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Old 06-18-2016, 04:39 PM
 
9,613 posts, read 8,302,170 times
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Quote:
Originally Posted by AlfieBoy View Post
No need to get snippy with a guest. These aren't manners I'd expect or hope from in a Rhode Islander. Oh! That's right! Still, no reason to go all Caribou Clyde.
Puzzling how you would attempt to discredit my post with my non-RIer status (which I never claimed), while your own credentials as a RIer are severely in question due to major inconsistencies among your past posts as far as where your origins are.

Not that that is even an issue for you (to me), what limits your own ability to helpfully respond to threads such as these (again to me) is the fact that you don't drive and (at least going by your posts) do not get outside your own little zone of Providence very often. For various reasons, I have pretty extensive knowledge of a good chunk of RI. It appears that my mileage in the state is much greater than yours.

Now as for my response, my intention wasn't to be rude at all. I like to give the best possible response to one with a question, and sometimes their help is needed in that. Please note that the OP has yet to return.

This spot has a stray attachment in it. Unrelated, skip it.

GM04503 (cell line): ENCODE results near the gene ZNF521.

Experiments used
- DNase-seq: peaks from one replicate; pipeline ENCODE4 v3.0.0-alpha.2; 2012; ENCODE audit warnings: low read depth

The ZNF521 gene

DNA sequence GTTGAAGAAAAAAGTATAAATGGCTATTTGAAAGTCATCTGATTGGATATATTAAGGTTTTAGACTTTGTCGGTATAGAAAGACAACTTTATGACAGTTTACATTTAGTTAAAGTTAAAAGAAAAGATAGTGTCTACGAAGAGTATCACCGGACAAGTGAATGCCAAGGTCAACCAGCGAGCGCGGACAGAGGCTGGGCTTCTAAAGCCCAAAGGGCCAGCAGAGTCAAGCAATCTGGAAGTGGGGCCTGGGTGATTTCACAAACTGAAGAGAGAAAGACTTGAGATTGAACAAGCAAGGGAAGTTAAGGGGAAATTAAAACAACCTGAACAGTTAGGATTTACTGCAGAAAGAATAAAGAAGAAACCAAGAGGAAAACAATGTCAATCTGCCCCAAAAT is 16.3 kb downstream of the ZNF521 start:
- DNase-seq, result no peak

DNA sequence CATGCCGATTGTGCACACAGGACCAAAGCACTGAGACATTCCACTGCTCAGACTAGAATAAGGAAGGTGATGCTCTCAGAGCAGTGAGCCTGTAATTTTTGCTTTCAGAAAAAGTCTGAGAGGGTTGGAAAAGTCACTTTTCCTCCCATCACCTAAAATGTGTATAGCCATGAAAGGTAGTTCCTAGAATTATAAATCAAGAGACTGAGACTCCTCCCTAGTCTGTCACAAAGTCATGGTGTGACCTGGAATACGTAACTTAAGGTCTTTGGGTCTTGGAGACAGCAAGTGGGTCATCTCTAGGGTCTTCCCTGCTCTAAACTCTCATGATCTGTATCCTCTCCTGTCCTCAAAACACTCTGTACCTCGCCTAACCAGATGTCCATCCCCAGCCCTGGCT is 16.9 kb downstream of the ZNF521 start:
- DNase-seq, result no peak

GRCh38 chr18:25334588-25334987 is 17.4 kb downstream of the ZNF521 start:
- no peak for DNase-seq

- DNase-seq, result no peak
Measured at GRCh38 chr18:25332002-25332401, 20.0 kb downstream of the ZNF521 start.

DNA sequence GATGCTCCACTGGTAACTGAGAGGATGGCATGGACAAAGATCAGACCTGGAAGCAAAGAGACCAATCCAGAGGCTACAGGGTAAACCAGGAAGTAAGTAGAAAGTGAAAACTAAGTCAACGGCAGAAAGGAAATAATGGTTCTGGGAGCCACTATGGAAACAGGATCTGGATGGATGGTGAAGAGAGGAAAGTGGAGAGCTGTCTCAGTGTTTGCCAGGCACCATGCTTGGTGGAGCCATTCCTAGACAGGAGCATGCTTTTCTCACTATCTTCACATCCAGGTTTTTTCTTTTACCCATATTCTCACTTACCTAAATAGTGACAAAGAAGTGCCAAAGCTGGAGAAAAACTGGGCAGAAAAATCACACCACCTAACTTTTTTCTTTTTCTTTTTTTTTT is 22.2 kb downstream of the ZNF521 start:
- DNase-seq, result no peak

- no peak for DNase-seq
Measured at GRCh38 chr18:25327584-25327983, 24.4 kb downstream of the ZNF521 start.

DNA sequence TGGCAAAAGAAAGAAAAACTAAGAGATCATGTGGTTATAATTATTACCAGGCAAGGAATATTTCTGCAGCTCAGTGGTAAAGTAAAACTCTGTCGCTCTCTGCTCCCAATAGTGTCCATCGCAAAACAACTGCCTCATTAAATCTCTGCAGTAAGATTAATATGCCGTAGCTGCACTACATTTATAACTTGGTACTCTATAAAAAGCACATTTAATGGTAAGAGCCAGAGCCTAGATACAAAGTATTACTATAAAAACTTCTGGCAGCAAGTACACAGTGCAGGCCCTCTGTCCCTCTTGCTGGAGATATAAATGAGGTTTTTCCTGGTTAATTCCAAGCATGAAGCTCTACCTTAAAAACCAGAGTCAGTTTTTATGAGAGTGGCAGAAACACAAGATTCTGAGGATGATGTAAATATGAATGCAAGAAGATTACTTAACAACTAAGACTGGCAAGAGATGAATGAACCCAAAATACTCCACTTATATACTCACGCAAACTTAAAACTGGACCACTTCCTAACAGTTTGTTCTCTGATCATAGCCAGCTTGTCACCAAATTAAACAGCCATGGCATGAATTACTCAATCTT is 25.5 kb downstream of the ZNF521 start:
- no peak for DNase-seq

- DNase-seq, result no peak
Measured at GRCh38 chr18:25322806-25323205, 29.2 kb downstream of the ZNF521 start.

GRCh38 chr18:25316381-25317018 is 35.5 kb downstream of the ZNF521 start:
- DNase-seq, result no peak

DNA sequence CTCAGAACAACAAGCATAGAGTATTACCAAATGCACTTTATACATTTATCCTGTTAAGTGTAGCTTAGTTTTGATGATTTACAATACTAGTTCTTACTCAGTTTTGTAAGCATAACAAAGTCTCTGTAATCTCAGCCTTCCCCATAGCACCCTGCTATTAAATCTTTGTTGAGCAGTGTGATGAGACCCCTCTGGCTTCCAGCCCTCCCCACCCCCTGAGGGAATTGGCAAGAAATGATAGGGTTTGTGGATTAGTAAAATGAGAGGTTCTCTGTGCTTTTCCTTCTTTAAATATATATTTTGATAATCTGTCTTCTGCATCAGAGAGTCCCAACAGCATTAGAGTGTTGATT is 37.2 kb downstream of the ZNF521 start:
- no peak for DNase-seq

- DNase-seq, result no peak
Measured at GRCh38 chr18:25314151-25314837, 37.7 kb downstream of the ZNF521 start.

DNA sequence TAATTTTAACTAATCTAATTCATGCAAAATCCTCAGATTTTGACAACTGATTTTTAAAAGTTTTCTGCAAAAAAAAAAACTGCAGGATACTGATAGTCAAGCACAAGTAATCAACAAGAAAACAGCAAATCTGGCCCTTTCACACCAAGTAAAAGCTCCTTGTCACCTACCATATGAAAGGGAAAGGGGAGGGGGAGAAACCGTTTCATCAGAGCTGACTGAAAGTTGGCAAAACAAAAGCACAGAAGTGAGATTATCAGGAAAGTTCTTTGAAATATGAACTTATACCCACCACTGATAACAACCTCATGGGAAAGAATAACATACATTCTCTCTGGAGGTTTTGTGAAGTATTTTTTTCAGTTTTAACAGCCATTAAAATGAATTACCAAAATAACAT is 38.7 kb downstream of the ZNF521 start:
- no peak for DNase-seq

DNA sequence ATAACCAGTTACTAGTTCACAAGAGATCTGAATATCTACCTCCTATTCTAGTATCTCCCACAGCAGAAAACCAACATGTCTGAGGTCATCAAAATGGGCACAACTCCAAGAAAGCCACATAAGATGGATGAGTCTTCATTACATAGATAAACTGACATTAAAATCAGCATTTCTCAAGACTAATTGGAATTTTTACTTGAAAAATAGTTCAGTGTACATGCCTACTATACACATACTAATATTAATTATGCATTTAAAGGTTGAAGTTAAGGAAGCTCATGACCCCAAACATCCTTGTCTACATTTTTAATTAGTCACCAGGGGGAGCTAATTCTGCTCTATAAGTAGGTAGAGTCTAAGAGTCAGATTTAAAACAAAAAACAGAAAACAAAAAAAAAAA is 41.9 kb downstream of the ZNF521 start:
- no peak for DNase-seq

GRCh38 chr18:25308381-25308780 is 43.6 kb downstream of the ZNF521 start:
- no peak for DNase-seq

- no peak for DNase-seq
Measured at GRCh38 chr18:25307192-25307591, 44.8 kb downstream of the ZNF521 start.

Quote:
Originally Posted by Hollytree
To me, the distinction is whether we are talking about villages with a town center and a sense of place such as Pawtuxet Village in Warwick, versus a true suburb with no center. To me neither Warwick, Cranston, East Providence, Lincoln, Johnston, North Providence, North Smithfield, Middletown, Portsmouth, etc. have worthwhile town centers which makes them fall more into the suburban category. There are nice areas to live in in all these places however.
Whether a place has a traditional town center or not, has nothing to due with whether they are a true suburb today. It is only an indication of its historical function.